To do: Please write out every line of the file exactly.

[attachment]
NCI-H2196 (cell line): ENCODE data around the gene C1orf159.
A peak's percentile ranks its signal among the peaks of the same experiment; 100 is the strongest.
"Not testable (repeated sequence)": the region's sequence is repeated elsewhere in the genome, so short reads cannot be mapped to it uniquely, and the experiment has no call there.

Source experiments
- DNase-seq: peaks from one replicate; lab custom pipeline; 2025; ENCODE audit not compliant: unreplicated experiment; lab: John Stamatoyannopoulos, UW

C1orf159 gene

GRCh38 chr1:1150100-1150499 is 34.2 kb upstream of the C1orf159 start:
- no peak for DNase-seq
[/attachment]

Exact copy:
NCI-H2196 (cell line): ENCODE data around the gene C1orf159.
A peak's percentile ranks its signal among the peaks of the same experiment; 100 is the strongest.
"Not testable (repeated sequence)": the region's sequence is repeated elsewhere in the genome, so short reads cannot be mapped to it uniquely, and the experiment has no call there.

Source experiments
- DNase-seq: peaks from one replicate; lab custom pipeline; 2025; ENCODE audit not compliant: unreplicated experiment; lab: John Stamatoyannopoulos, UW

C1orf159 gene

GRCh38 chr1:1150100-1150499 is 34.2 kb upstream of the C1orf159 start:
- no peak for DNase-seq